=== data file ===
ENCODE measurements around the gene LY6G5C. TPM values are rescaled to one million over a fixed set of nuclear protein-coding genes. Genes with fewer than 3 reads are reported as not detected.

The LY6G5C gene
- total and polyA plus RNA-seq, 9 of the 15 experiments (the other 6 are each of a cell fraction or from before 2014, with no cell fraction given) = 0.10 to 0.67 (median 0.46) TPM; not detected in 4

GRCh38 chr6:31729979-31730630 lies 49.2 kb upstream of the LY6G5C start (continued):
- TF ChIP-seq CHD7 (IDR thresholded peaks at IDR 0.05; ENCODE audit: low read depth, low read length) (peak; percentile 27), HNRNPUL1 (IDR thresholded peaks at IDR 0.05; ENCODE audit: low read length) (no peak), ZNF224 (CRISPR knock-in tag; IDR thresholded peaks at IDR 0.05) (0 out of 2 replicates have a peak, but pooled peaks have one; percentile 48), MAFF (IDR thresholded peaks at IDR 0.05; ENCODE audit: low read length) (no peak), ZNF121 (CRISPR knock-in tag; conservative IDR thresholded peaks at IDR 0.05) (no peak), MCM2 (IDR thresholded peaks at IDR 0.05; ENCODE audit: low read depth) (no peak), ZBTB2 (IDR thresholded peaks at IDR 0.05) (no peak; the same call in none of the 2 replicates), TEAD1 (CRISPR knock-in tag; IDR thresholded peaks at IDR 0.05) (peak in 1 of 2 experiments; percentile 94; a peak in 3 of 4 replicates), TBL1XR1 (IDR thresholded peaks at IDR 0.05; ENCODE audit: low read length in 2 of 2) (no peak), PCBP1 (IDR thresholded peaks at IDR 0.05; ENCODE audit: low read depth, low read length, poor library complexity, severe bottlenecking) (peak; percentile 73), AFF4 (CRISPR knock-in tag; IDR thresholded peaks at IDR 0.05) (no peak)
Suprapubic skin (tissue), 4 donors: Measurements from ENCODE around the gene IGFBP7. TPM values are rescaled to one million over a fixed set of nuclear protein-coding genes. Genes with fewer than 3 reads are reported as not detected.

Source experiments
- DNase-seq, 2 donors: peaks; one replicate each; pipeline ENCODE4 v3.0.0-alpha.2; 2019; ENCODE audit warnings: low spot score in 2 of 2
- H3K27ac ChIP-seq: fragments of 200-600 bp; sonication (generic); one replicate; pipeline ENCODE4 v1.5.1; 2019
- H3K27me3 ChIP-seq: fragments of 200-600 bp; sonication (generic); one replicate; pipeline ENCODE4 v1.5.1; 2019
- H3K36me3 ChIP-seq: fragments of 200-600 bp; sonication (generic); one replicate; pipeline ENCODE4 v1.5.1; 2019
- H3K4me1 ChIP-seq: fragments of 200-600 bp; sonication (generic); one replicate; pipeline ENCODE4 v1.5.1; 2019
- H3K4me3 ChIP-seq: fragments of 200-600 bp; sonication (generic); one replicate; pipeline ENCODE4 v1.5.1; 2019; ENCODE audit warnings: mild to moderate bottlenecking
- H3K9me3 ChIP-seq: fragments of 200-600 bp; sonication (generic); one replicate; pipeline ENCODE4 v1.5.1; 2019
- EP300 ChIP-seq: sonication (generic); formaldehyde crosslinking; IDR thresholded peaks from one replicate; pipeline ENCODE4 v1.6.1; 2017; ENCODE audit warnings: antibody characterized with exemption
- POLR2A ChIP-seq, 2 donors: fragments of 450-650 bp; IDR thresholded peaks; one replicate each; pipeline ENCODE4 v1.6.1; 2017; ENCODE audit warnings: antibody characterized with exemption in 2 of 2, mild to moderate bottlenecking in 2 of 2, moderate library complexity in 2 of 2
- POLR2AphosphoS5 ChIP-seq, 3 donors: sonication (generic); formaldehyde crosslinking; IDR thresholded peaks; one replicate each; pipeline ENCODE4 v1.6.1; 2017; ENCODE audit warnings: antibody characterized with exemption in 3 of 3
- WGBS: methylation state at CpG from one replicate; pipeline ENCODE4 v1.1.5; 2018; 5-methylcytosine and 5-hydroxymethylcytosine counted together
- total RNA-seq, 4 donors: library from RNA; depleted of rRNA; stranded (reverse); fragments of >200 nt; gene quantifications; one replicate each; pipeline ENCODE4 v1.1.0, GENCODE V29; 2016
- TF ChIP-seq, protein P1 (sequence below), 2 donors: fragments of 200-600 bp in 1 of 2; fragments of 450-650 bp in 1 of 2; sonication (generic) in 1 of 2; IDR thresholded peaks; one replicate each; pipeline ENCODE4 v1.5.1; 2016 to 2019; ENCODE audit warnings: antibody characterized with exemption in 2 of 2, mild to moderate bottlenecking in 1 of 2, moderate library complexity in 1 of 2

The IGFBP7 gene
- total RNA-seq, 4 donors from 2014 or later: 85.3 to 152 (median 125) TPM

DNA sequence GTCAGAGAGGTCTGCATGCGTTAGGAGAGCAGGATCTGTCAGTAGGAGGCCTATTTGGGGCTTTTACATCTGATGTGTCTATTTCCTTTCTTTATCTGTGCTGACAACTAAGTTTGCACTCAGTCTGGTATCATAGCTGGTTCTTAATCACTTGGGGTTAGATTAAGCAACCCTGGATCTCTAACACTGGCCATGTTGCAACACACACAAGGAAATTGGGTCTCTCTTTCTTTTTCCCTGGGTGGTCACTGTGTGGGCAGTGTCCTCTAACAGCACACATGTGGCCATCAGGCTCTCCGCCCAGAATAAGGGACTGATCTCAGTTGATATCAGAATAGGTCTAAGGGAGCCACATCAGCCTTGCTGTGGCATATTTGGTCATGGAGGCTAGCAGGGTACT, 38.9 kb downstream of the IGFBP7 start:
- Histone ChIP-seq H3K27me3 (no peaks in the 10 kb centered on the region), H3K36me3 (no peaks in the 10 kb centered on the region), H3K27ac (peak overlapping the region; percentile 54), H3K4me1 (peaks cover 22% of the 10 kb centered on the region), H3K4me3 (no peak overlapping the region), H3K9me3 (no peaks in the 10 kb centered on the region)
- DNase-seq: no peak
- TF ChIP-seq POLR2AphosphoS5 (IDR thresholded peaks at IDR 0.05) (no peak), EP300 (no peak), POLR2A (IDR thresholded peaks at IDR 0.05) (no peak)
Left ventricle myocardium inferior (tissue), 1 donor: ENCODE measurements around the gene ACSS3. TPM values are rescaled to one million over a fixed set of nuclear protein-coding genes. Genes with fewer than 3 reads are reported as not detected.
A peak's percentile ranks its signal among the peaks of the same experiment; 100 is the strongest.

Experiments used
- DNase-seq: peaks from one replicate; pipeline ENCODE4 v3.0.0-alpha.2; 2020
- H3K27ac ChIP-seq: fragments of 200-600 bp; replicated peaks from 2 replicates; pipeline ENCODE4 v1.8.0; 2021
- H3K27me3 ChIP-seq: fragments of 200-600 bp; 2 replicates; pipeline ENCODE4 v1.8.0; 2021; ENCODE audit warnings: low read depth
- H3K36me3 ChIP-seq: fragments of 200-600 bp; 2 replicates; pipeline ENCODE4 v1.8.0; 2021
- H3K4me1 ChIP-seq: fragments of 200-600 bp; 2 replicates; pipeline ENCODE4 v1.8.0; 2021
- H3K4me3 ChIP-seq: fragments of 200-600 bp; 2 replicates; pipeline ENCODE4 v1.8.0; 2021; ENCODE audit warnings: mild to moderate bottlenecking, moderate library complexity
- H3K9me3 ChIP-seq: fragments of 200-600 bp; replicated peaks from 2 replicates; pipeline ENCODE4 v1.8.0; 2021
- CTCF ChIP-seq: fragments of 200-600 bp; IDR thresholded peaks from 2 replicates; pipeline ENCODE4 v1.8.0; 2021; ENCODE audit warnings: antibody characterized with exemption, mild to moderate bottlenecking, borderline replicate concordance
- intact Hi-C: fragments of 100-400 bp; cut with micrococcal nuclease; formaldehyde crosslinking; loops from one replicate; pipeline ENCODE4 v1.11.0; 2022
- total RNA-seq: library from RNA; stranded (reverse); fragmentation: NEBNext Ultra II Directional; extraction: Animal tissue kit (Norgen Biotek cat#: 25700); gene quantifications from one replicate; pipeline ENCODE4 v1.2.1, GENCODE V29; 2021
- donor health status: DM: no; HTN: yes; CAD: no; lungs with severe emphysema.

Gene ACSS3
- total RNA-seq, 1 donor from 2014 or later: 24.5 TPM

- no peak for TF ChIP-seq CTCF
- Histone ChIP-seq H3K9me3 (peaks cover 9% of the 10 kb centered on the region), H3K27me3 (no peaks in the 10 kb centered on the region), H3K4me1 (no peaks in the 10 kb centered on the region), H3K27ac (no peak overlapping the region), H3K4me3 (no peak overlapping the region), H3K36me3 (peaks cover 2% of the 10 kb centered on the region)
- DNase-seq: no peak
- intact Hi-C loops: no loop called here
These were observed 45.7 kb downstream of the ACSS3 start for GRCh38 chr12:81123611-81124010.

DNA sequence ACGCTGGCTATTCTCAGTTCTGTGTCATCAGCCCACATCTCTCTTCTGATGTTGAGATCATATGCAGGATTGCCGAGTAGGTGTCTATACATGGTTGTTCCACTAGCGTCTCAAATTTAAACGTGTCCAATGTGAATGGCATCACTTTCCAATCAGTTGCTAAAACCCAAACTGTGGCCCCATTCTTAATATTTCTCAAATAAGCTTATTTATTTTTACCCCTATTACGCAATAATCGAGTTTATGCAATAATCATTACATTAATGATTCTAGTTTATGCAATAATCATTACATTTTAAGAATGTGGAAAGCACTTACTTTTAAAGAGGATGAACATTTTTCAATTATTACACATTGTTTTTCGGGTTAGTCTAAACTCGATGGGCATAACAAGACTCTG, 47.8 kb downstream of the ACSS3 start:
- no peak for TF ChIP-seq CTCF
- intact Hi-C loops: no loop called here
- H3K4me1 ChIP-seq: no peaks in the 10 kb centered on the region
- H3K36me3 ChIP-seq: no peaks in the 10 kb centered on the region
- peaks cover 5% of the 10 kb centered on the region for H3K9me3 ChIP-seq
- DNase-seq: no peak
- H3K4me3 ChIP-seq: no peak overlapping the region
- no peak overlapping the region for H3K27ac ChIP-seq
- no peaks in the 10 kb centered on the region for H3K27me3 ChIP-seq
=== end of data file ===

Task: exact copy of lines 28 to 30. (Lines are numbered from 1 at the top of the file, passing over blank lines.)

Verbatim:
A peak's percentile ranks its signal among the peaks of the same experiment; 100 is the strongest.

Experiments used
- DNase-seq: peaks from one replicate; pipeline ENCODE4 v3.0.0-alpha.2; 2020